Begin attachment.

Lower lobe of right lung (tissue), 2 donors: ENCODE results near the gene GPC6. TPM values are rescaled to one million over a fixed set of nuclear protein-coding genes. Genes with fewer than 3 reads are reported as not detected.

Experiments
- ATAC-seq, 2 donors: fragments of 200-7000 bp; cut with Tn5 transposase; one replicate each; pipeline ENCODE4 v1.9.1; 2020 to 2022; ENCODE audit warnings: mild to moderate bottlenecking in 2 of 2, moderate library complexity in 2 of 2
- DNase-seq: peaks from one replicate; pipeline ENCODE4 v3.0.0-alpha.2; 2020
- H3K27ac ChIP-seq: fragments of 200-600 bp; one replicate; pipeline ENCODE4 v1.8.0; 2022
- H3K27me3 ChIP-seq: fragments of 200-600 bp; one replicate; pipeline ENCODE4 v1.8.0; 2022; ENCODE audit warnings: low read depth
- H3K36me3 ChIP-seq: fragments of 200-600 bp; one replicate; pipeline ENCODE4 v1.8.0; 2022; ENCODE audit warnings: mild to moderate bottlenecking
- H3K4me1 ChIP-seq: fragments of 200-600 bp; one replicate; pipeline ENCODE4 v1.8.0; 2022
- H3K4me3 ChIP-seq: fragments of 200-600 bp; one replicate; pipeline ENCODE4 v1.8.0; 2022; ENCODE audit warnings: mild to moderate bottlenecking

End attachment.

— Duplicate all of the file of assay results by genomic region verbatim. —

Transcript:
Lower lobe of right lung (tissue), 2 donors: ENCODE results near the gene GPC6. TPM values are rescaled to one million over a fixed set of nuclear protein-coding genes. Genes with fewer than 3 reads are reported as not detected.

Experiments
- ATAC-seq, 2 donors: fragments of 200-7000 bp; cut with Tn5 transposase; one replicate each; pipeline ENCODE4 v1.9.1; 2020 to 2022; ENCODE audit warnings: mild to moderate bottlenecking in 2 of 2, moderate library complexity in 2 of 2
- DNase-seq: peaks from one replicate; pipeline ENCODE4 v3.0.0-alpha.2; 2020
- H3K27ac ChIP-seq: fragments of 200-600 bp; one replicate; pipeline ENCODE4 v1.8.0; 2022
- H3K27me3 ChIP-seq: fragments of 200-600 bp; one replicate; pipeline ENCODE4 v1.8.0; 2022; ENCODE audit warnings: low read depth
- H3K36me3 ChIP-seq: fragments of 200-600 bp; one replicate; pipeline ENCODE4 v1.8.0; 2022; ENCODE audit warnings: mild to moderate bottlenecking
- H3K4me1 ChIP-seq: fragments of 200-600 bp; one replicate; pipeline ENCODE4 v1.8.0; 2022
- H3K4me3 ChIP-seq: fragments of 200-600 bp; one replicate; pipeline ENCODE4 v1.8.0; 2022; ENCODE audit warnings: mild to moderate bottlenecking